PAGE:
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In optimization literature, I frequently see solution methods termed "exact" or "approximate". (I use the term "method" here because I suspect exactness, or its lack, is a function of both algorithm and model.) My understanding is that "exact" translates to "produces a provably optimal solution" and "approximate" translates to "may or may not find an optimal solution but will not provide proof of optimality". I'd like to know how others view the terms.

The motivation is a review of recent paper submission. In it, we posed a binary linear programming model and a solution procedure that used branch-and-cut with a variant of Benders decomposition. We called the combination an exact method for solving the underlying problem. We also provided computational examples, all but one of which we solved to optimality. In the one remaining case, I cut off the run at 10 hours with an optimality gap of around 12%. The reviewer pointed to that case as an indication the procedure was not "exact". My initial inclination is to dismiss the comment, since branch-and-cut on a bounded ILP will always reach proven optimality given enough resources (time and memory). On the other hand, from a practical standpoint, if you're not going to get a proven optimal solution within your lifetime, perhaps the method really should not be considered exact.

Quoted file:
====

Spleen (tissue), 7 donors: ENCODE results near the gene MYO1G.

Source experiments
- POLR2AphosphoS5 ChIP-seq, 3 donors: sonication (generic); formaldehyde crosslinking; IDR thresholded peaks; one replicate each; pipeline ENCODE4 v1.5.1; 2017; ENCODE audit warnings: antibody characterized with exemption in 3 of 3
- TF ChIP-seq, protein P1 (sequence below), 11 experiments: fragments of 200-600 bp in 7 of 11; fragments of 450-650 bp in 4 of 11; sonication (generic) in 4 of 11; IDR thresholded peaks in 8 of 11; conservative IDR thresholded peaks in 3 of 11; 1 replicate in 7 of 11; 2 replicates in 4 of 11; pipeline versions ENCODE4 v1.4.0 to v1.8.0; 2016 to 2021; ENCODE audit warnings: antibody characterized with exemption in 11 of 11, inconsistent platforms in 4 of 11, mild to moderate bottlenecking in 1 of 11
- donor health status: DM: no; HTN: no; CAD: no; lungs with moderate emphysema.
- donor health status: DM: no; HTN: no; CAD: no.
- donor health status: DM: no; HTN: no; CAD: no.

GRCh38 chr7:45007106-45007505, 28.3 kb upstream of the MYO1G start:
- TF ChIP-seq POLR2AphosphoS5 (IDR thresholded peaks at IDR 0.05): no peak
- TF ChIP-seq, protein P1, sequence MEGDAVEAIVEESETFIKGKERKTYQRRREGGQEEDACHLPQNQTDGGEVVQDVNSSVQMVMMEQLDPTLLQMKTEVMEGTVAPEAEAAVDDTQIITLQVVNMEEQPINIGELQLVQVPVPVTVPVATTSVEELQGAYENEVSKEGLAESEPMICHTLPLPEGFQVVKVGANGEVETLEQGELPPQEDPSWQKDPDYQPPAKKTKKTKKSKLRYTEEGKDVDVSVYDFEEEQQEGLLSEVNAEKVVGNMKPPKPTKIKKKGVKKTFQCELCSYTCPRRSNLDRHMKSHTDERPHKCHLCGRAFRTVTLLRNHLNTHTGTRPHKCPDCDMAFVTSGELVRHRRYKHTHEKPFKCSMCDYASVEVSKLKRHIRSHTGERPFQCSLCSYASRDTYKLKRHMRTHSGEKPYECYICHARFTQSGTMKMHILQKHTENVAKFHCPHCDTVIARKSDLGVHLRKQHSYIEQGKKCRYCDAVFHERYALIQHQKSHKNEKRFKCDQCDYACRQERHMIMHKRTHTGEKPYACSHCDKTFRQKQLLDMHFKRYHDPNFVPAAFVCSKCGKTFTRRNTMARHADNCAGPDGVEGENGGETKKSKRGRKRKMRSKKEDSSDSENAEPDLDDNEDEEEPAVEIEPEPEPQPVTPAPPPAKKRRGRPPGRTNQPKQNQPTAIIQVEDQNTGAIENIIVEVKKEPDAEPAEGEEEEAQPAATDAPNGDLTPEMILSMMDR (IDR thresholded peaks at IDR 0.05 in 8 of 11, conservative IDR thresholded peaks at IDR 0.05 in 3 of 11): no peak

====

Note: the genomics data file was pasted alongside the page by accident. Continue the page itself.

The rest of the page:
I know we're not supposed to ask for opinions here, so instead I'll ask which is the proper interpretation of "exact" (or whether I'm completely off base in my interpretation of the term).

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    $\begingroup$ I would also ask for "heuristic" methods, since I like to think of an "approximate" solution has the results of an "approximation algorithm" which provide a theoretical bound (worst case or expected) on the optimal value. For instance, the Goemans-Williamson max-cut algorithm is an approximation algorithm. $\endgroup$ – Stefano Gualandi Jul 9 at 15:50